The European variety of honey-wine seems to get the lion’s share of press, but it isn’t the only variety. Honey is available all over the world, and humans are good at figuring out what we can turn into alcohol. Tej is one such example: a honey-wine of Ethiopian and Eritrean origin. It can alternatively be spelled as te’j or tedj.
Like its mead cousin, it, too, is made up chiefly of honey, water, and yeast. Where it differs is in its use of gesho as a bittering agent. Gesho is a spice like substance derived from the bark of the gesho tree. It serves as a bittering agent in much the same way that hops is used in beer. In fact it is often referred to as either “Ethiopian hops” or “woody hops”. Geshos leaves are used as a flavoring to Ethiopian beer while the branches, bark or shavings are reserved for tej.
I had my first opportunity to try it recently while on vacation in Orlando. Nile Ethiopian Restaurant serves some, although it is not listed in their menu, so you may need to inquire about it if your server doesn’t mention it.
The tej I tried was quite sweet, but not in a cloying, sugar candy way, more akin to fruit. It was almost citrusy, even. It was bursting with flavor, and had a definite spice/herbal flavor to it that I was unfamiliar with and can only assume was the gesho. It even felt like it was on the verge of being fizzy, although not enough to be visibly so.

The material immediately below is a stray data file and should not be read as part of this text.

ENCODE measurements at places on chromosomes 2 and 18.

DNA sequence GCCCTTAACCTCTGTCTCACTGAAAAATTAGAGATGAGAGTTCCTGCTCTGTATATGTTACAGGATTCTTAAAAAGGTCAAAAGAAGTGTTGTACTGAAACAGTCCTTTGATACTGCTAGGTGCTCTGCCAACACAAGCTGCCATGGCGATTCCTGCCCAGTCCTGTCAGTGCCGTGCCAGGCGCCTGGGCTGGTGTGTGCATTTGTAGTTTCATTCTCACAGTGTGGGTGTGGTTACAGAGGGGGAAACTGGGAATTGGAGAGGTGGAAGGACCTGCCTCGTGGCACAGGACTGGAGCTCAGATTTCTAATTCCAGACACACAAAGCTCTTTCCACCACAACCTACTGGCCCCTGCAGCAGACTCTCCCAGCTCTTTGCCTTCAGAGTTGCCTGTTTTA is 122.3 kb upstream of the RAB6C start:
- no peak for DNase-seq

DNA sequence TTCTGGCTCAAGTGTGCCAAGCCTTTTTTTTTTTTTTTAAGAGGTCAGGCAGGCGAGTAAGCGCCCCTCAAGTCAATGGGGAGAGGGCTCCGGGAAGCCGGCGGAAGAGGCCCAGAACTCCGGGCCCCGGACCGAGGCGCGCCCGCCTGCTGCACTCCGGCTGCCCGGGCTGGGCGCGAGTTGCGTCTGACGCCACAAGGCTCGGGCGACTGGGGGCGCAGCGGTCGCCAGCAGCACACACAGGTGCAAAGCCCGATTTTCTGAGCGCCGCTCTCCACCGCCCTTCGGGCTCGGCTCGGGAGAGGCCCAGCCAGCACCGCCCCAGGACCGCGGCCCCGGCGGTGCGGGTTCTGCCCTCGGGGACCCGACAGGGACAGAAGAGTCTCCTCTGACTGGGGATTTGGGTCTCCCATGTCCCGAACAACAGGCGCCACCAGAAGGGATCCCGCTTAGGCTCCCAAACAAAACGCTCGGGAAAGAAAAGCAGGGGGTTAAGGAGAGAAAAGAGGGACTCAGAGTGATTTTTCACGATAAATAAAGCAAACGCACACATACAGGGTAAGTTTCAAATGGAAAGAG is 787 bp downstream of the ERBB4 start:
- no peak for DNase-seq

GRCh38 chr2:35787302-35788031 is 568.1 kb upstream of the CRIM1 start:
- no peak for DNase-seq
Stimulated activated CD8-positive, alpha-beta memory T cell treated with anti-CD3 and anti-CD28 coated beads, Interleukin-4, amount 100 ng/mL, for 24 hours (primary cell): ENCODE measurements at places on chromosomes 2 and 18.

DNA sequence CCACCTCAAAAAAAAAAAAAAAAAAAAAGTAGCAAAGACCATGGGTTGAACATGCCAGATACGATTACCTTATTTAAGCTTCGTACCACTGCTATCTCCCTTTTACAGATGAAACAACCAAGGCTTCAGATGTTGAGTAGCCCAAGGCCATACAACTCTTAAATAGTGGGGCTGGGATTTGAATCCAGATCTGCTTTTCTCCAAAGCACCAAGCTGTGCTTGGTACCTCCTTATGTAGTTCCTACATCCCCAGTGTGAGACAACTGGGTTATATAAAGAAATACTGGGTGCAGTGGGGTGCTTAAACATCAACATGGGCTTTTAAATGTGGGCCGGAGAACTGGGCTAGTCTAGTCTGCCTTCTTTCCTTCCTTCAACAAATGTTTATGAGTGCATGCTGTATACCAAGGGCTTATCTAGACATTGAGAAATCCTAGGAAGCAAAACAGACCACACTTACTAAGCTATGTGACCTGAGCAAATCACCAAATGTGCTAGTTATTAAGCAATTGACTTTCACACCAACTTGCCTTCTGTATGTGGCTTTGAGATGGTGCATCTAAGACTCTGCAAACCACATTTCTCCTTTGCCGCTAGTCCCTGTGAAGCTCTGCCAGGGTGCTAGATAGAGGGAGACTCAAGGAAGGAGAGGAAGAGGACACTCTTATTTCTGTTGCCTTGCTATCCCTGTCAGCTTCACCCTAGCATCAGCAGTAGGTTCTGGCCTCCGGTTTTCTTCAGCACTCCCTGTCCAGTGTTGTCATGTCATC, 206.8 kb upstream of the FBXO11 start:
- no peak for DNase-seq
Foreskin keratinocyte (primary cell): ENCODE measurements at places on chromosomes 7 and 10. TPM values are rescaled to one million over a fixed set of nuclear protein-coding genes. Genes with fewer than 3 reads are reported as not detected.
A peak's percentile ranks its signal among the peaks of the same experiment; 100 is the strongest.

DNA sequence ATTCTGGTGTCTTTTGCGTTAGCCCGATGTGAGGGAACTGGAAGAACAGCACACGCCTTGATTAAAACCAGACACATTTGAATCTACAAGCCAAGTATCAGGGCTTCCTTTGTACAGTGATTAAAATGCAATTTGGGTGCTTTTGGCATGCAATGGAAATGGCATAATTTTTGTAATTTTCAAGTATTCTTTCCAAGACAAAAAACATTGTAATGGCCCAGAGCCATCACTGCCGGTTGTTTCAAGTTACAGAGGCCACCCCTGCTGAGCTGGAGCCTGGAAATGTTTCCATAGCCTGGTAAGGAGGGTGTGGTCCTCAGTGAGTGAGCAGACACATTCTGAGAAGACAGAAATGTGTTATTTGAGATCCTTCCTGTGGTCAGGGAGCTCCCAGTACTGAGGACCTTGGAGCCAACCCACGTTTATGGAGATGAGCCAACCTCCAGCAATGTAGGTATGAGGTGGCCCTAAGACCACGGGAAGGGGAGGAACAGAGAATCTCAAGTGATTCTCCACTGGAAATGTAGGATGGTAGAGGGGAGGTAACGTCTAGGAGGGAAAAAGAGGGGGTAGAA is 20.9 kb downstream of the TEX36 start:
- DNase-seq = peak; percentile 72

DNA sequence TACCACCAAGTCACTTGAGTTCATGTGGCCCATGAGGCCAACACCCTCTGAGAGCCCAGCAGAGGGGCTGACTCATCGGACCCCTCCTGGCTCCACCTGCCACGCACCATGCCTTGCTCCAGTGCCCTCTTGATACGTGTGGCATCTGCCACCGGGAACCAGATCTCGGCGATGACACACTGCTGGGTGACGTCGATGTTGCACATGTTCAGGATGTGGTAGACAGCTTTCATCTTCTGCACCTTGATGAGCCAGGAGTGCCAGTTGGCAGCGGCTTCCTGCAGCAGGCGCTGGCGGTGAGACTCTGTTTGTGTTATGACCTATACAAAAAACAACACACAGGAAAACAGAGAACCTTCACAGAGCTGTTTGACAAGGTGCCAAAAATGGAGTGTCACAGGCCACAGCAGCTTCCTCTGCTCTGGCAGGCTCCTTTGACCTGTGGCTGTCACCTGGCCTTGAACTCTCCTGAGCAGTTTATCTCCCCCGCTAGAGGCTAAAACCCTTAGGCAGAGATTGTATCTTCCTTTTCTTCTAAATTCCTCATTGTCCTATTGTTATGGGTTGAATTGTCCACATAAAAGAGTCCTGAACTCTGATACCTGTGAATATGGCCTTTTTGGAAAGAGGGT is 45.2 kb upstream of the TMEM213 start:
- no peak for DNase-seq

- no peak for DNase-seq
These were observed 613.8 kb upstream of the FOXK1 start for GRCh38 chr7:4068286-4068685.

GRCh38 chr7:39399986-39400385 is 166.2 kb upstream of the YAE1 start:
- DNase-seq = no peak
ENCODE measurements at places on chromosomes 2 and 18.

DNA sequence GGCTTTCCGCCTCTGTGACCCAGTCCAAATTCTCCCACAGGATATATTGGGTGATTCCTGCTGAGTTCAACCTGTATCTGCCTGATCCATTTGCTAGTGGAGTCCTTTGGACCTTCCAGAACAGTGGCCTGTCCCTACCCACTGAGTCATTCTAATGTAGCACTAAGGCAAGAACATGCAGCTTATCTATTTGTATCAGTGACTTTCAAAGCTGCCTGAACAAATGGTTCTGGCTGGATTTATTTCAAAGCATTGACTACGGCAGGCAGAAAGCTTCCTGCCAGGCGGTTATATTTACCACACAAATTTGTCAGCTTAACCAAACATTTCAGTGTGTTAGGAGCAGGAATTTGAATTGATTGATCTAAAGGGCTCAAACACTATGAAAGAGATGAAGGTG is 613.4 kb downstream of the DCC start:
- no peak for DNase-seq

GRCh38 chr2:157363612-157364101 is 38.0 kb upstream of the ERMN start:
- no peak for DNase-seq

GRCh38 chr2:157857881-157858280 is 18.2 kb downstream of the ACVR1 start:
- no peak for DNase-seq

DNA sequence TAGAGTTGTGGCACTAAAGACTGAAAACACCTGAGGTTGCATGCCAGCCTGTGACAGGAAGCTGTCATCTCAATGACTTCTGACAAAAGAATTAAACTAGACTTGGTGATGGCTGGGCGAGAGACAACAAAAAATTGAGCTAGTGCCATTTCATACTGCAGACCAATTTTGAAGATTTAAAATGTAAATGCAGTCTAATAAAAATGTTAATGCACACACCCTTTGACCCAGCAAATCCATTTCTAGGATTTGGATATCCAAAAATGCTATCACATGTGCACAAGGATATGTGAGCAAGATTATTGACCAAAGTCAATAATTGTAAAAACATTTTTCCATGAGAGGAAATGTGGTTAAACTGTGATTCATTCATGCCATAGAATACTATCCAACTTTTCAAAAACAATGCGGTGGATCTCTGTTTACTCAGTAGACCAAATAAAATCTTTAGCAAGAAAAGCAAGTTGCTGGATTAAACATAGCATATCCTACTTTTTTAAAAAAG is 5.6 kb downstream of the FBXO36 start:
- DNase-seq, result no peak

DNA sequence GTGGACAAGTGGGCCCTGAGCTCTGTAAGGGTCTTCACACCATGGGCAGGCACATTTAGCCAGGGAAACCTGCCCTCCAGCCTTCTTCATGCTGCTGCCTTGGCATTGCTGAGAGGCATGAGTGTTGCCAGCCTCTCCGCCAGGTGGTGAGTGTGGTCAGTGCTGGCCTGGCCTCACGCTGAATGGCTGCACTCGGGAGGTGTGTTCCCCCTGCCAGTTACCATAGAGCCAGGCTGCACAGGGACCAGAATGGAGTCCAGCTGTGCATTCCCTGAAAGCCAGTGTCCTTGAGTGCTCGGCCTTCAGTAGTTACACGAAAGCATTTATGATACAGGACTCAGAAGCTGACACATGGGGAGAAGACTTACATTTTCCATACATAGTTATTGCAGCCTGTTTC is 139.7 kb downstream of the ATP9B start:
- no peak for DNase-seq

My girlfriend also enjoyed it, as it did not have a very noticeable alcoholic flavor to it. She described it as a hard British Fanta, reminding her of one of the other citrus varieties of the soft drink.
It was an opaque, but surprisingly bright yellow color. The drink came in a really interesting glass as well, which looked more at home in a chemist’s lab than a restaurant. It appears that’s a fairly commonly shaped vessel for this drink known as a berele. I found it a tad unwieldy to drink from, but I think it added to the experience overall.
I am unsure of quite how strong the drink was. My guess was it was close to the equivalent of a big brand name beer. The liquid had significant body to it (meaning lots of sugar present), and it was unfiltered, so they didn’t remove the yeast to stop the fermentation from continuing. Tej recipes tend to show a pretty quick turn around on the production process. Usually they are drinkable soon after fermentation completes – which indicates it is a lower ABV that didn’t require aging to mellow out the alcohol bite.
The food itself was also very enjoyable. I recommend visiting if you have the chance. If you’ve never had Ethiopian before, it can be quite the experience. There are no utensils involved, those small rolls of a thin bready substance are how you pick up and eat your food. Some of the flavors are reminiscent of curry, in my opinion.